Could Lonmin Plc Be A Better Buy Than BP plc?

If your goal is to maximise the total return from your portfolio, in dividends and capital gains, then today’s market presents some tempting opportunities.

For example, struggling platinum miner Lonmin (LSE: LMI) could deliver a rapid, multi-bagging gain for shareholders — if it can refinance its debt and find a way of returning to profit.

In contrast, BP (LSE: BP) now offers a yield of more than 7%, plus the possibility of more modest capital gains.

It’s worth considering which of these firms could deliver the biggest profits for investors, and why.


Shares in Lonmin missed out on Thursday’s rally, despite the firm issuing a progress update on its turnaround plans.

The problem was that the update, while positive, did not show any real progress on the two issues that really matter at Lonmin: debt refinancing and operating profit.

According to today’s update, Lonmin’s underlying casts costs have fallen to R10,499 per platinum group metal (PGM) ounce. This compares to an average market price in the third quarter of R10,800 per PGM ounce.

Although this is positive, I doubt that it’s anywhere near enough to enable Lonmin to cover its operating, corporate and debt costs.

Lonmin also said it has appointed a finance specialist, Ron Series, as an advisor. Mr Series’ brief is to help Lonmin reduce capital expenditure and maximise cash generation from its readily available ore reserves.

I’m only guessing, but my feeling is that Mr Series’ appointment may have been suggested by the firm’s lenders.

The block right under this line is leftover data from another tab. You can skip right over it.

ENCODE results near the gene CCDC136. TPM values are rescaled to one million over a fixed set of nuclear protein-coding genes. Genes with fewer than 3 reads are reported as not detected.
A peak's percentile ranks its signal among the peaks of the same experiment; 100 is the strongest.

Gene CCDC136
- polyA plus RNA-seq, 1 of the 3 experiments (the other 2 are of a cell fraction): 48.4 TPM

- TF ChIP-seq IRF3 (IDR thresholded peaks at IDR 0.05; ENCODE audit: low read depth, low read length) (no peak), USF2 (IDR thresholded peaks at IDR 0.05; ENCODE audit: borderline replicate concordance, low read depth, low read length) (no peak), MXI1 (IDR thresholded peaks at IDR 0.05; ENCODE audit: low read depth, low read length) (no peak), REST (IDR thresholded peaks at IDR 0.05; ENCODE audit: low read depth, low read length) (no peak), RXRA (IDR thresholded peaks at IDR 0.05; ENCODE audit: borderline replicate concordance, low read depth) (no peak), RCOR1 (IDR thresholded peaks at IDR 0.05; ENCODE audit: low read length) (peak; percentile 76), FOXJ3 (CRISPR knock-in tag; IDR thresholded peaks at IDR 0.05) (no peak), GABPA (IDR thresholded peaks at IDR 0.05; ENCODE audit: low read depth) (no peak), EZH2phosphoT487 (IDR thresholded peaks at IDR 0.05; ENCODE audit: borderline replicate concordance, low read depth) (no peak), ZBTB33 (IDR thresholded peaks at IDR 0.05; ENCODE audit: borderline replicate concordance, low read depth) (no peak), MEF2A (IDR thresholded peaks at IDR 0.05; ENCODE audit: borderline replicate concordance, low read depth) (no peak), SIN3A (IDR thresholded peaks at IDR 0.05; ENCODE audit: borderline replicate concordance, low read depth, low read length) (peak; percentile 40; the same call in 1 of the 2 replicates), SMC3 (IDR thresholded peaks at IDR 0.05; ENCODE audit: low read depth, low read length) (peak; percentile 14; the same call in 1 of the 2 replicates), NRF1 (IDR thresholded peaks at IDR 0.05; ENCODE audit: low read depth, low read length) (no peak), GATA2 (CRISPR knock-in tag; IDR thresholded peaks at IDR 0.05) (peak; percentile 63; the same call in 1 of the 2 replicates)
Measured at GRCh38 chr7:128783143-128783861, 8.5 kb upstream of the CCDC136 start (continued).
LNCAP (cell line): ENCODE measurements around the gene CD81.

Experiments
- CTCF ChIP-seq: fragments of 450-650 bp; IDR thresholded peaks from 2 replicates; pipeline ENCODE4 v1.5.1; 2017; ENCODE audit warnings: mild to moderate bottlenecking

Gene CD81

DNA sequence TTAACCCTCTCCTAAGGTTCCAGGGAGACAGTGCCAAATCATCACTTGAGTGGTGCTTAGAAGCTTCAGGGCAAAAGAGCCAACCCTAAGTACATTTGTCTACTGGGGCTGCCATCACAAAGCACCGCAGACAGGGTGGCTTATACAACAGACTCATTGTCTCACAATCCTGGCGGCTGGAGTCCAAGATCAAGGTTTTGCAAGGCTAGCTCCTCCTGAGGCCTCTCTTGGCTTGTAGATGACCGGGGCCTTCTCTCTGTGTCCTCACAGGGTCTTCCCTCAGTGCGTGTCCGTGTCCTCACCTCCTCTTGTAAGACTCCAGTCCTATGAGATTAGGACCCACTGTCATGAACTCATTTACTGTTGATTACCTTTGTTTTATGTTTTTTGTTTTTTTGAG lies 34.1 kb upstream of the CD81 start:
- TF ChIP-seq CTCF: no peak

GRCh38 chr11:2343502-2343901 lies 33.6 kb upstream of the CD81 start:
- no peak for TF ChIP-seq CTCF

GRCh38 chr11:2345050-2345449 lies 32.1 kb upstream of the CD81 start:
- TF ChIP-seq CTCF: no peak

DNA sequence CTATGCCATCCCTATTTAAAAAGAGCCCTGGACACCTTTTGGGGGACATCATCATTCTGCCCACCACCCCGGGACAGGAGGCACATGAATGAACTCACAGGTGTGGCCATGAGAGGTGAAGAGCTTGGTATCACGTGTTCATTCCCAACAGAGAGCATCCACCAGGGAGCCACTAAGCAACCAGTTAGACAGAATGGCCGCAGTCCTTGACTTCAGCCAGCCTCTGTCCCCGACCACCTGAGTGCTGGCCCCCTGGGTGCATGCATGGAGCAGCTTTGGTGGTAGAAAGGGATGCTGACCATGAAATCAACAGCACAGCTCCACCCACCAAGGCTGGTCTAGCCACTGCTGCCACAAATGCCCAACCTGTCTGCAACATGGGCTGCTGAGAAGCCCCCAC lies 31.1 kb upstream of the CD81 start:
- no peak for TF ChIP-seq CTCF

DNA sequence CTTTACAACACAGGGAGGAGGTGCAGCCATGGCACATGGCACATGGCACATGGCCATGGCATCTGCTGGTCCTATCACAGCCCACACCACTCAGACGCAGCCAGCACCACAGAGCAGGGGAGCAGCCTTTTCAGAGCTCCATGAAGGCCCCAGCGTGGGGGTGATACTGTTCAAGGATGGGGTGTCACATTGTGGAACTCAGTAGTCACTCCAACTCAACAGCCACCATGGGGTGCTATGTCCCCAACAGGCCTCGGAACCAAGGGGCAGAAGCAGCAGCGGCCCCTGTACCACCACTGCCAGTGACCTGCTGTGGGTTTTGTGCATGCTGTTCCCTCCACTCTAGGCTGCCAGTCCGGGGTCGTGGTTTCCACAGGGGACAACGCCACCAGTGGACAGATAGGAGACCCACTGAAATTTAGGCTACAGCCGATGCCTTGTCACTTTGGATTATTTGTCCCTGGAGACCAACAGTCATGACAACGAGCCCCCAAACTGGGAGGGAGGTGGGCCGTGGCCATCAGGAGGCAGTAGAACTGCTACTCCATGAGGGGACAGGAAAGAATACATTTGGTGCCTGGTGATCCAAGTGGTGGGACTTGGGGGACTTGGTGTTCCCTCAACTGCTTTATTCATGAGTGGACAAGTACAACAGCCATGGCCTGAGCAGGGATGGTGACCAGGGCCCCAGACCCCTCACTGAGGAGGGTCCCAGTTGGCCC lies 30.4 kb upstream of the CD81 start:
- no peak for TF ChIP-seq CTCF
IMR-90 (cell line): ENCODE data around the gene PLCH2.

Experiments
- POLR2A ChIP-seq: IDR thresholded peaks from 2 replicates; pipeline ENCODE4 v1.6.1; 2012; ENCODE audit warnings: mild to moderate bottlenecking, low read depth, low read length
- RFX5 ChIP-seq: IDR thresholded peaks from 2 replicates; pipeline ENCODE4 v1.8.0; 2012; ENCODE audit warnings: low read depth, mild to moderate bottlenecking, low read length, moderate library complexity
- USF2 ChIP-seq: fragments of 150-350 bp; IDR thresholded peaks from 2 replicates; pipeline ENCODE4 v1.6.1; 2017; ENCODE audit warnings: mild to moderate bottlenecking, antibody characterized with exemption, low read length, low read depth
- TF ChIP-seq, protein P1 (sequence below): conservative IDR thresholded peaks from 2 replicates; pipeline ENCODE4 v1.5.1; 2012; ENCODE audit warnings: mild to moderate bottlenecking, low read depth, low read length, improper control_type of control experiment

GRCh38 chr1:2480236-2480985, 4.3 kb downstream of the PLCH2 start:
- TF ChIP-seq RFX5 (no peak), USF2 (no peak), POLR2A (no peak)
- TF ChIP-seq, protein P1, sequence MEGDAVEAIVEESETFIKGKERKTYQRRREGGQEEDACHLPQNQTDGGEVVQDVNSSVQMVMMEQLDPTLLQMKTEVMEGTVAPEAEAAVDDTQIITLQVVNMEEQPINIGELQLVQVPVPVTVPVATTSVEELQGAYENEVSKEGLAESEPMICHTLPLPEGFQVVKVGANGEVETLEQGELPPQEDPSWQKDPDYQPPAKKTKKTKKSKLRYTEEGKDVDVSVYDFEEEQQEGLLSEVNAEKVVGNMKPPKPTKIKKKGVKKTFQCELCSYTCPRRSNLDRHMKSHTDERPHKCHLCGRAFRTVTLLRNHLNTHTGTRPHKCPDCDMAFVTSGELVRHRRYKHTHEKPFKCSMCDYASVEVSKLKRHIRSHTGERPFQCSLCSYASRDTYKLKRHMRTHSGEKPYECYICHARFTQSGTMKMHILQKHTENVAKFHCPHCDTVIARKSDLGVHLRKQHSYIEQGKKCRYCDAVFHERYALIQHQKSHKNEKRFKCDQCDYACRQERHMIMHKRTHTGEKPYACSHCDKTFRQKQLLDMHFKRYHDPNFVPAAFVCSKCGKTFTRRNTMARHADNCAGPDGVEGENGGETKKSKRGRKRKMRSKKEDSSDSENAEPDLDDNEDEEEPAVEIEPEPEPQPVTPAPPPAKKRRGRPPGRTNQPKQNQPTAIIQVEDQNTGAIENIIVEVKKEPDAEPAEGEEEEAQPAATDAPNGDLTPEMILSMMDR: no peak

Back in May, Lonmin had already used up $282m of its $563m credit line. Things aren’t likely to have improved since then and cash could be very tight. Lonmin has promise an update on refinancing by November, and I suspect things are getting desperate.

That’s the bearish view, but there is a bullish case, too. Lonmin plans to eliminate 100,000 ounces of higher cost production over the next couple of years. This should bring down average production costs sharply and should help the firm generate more cash flow.

If Lonmin can show investors a path to recovery without needing to raise too much fresh cash, the share price could easily double by the end of 2015.


A doubling of the share price is something that won’t happen at BP.

In a best case scenario, the oil price will recover faster than expected and BP won’t need to cut its dividend. If this happens, I reckon BP shares could offer perhaps 20-30% upside over the next 12-18 months.

On the other hand, unlike Lonmin, BP won’t go bust. There is very little risk that it will have to raise new funds from investors. Even if BP’s dividend is cut, it’s unlikely to be cancelled altogether, in my view.

How to maximise total returns

BP is a safe income buy that is almost certain to deliver a positive total return over the next few years. Lonmin may not. A total loss is a real possibility.

In my view, Lonmin is too risky for anyone nearing retirement, but a top-up of BP could make good sense.

On the other hand, for investors who don’t need to draw on their portfolio for the foreseeable future, a small investment in Lonmin could prove very profitable. Just don’t invest money you cannot afford to lose.

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Roland Head has no position in any shares mentioned. The Motley Fool UK has no position in any of the shares mentioned. We Fools don't all hold the same opinions, but we all believe that considering a diverse range of insights makes us better investors.